Proof of the strength and resiliency of the community, Feinstein said, is the work the 10.27 Healing Partnership has done with the annual commemoration. In fact, she said that she’s heard from community members that the commemoration is so successful, it no longer needs the involvement of the Partnership — something she’s proud to hear.
“The reason they said that is because they believe that there’s now a formula that works,” she said. “The community has figured out how to authentically hold the space between study and gathering that meets their needs.”
Survivors of the Oct. 27 attack have expressed gratitude that the 10.27 Healing Partnership will continue its mission over the next five years.
Andrea Wedner, who survived the attack and whose mother was killed that day, is a member of the organization’s steering committee. She said that by remaining open, the Partnership will continue “our healing journey after the trial is over.”
“I am confident that their expertise will continue to provide comfort and therapeutic support to the direct victims of the shooting as well as the broader community,” she said.
Carol Black, too, survived the attack and assisted with the organization’s strategic plan. Her brother, Richard Gottfried, was one of the 11 murdered.
She said that the 10.27 Healing Partnership helped with the trauma she experienced and the grief of losing her brother.
“More recently, they have helped me find my voice as an advocate against antisemitism and hatred,” she said. “Healing is an ongoing process, and I was happy to contribute to a plan that will ensure resources are always there to support those impacted by that day.”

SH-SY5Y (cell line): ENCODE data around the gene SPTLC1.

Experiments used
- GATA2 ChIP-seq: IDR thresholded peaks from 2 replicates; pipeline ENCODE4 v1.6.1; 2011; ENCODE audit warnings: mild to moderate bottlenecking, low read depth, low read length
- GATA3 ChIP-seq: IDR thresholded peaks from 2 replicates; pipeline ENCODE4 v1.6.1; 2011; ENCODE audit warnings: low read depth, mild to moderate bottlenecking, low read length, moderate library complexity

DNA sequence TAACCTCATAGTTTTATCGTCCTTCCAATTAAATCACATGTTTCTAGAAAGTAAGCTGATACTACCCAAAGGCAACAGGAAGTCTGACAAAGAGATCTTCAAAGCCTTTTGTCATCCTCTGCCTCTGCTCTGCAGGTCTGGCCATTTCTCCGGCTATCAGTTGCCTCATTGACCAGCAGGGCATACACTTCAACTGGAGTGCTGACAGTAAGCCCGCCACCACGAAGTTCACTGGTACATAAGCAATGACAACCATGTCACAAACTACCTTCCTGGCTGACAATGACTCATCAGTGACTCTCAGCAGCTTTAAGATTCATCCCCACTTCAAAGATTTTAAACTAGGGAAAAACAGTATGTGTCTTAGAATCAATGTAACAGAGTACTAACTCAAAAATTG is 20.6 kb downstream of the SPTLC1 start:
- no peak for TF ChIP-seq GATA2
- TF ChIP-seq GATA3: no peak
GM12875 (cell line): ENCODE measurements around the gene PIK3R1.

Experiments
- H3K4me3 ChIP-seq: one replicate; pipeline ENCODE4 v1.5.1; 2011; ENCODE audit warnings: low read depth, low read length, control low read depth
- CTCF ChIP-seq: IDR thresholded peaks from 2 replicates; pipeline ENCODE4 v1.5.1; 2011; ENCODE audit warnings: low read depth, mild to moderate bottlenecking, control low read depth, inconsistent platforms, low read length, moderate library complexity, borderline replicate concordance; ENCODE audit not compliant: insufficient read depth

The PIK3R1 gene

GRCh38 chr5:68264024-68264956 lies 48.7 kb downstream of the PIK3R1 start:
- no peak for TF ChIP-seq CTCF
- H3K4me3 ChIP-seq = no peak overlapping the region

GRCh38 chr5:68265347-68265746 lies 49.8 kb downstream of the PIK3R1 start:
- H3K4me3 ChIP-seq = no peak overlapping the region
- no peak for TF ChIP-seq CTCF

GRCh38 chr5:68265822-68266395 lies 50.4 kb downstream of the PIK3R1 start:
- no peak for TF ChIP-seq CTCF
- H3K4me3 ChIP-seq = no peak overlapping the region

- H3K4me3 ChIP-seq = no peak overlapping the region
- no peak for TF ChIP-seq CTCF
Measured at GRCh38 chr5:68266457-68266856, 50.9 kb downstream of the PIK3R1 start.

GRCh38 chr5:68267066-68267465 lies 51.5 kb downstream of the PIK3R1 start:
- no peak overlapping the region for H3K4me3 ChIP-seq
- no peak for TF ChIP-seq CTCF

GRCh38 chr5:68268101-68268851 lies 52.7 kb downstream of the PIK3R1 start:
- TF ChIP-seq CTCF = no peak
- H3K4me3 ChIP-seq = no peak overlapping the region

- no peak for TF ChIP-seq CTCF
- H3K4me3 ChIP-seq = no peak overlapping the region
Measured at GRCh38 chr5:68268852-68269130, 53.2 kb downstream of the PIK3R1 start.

The Partnership has been housed at the Jewish Community Center of Greater Pittsburgh since its inception. Feinstein said there are no plans to move it to another location.
JCC President and CEO Brian Schreiber said the organization reflects the community’s resilience and dedication to serve one another.
“As we look to the future,” he said, “we see a Jewish community in Pittsburgh that is blessed with an abundance of wonderful people and strong, enduring institutions. Speaking for the JCC, we’re committed to working with the Healing Partnership over the next five years to make sure we are prepared to serve those in need, and always hold the memory of the 11 who were taken that day.”
State Rep. Dan Frankel, whose district includes Squirrel Hill, said he supports the continuation of services provided by the Partnership.
“I believe it is very important for the 10.27 Healing Partnership to continue for a few more years as we continue grieving and healing,” he said.
And while Feinstein has her eyes firmly set on helping the community through the trial process, she also knows that without the federal grant money, the Partnership will have to transition to a broader funding base, including private philanthropy and public grants.
“We haven’t done fundraising before,” she said.
It will also begin helping the community to think about the organization “not being here doing the same work and not looking the same from the outside,” she said. PJC
David Rullo can be reached at firstname.lastname@example.org.